Columbia University


Columbia University
(also Columbia)
a large private university in New York City. It was established in 1754 as King’s College and became Columbia University in 1896. It has a high reputation for training students to become doctors, journalists and teachers.
See also Ivy League.

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Private university in New York City, a traditional member of the Ivy League.

Founded in 1754 as King's College, it was renamed Columbia College when it reopened in 1784 after the American Revolution. It became Columbia University in 1912. Its liberal arts college began admitting women in 1983. Neighbouring Barnard College, founded in 1889 and part of the university since 1900, remains a women's liberal arts school; most courses are open to students of both colleges. From the outset Columbia differed from other private Eastern universities in its emphasis on such subjects as nature study, commerce, history, and government. It has strong graduate programs in the arts and sciences and several notable research institutes. Among its professional schools are those of architecture, business, education (Teachers College, Columbia University), engineering, international and public affairs, journalism, law, medicine (including affiliations with Columbia-Presbyterian Medical Center and NewYork-Presbyterian Hospital), nursing, public health, and social work.

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      major private institution of higher education in New York (New York City), New York, U.S. It is one of the Ivy League schools. Founded in 1754 as King's College, it was renamed Columbia College when it reopened in 1784 after the American Revolution. It became Columbia University in 1912. Columbia College was the undergraduate liberal arts school for men until 1983, when women began to be admitted. Besides Columbia College, the university includes two other undergraduate schools (the School of Engineering and Applied Science and the School of General Studies) and the affiliated Barnard and Teachers colleges.

      Barnard College, one of the Seven Sisters schools, was founded in 1889 (when it also became affiliated with Columbia); it remains an undergraduate liberal arts school for women only. The college was named for Columbia's 10th president, Frederick Barnard (Barnard, Frederick), whose campaign to have women admitted to Columbia resulted in a Collegiate Course for Women in the early 1880s. Women completing the curriculum were awarded a diploma from Columbia, but they had to pursue their courses of study independently. The program was soon abandoned, leading to the establishment of Barnard. The college moved to its present location, across the street from Columbia in the Morningside Heights section of Manhattan, in 1898.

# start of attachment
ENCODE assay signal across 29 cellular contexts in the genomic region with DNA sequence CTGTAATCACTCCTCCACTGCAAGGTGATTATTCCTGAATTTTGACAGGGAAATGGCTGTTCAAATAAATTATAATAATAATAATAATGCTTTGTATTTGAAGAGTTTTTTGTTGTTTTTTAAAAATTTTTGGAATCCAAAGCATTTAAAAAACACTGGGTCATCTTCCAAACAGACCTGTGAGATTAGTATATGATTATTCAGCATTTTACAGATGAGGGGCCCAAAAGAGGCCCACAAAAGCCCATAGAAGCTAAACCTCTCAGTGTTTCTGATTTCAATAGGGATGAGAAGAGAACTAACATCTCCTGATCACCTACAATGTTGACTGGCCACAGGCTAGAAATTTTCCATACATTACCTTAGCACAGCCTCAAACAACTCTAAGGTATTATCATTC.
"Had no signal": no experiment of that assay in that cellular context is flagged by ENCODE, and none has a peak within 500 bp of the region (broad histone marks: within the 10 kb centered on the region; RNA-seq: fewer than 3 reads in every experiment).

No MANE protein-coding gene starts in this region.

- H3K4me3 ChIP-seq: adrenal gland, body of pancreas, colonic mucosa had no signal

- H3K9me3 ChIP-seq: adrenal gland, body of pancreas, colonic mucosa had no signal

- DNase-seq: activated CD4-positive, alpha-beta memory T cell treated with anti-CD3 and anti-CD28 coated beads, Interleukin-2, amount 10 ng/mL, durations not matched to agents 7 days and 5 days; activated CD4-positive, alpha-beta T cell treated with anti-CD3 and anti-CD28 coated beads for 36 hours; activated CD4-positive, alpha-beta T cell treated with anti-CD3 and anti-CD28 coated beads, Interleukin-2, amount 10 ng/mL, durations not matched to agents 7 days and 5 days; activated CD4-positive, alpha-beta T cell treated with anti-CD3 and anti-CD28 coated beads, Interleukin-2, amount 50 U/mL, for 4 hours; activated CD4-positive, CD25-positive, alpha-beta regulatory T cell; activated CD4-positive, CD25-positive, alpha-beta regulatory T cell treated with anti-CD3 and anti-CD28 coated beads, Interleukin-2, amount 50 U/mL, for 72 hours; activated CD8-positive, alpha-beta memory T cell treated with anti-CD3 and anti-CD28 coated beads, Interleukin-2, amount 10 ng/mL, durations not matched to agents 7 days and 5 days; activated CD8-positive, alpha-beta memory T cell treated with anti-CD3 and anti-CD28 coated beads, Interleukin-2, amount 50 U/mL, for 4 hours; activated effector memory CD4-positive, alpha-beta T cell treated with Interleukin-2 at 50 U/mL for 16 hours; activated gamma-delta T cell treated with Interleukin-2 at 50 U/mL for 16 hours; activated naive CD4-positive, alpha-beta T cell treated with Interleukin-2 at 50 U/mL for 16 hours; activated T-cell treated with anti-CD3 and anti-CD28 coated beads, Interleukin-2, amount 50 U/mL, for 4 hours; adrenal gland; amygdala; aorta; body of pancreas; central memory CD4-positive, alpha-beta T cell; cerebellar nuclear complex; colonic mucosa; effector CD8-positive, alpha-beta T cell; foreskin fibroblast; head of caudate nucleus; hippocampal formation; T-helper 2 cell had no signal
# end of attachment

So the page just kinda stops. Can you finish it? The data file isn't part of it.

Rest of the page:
Most courses at the university are open to students of both colleges, and their cultural resources are shared. Upon graduation, a Barnard student receives her degree from Columbia. Total enrollment (excluding Barnard and Teachers colleges) is 19,900; enrollment at Barnard is about 2,300, and that at Teachers is about 4,500.

      Shaped by the dynamic culture of New York City, Columbia has been less affected by tradition than other private Eastern universities of comparable age and esteem. From the outset it differed from other colleges in its heavier emphasis on such subjects as commerce, government, and navigation. It has numerous strong graduate and professional schools and various institutes for research and advanced study that have a cosmopolitan outlook. Its Teachers College (1887), with the city for a laboratory, is one of the best known in the nation, and the College of Physicians and Surgeons (1767), together with the Presbyterian Hospital and allied institutions, forms the nucleus of one of the country's renowned medical centres.

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Universalium. 2010.

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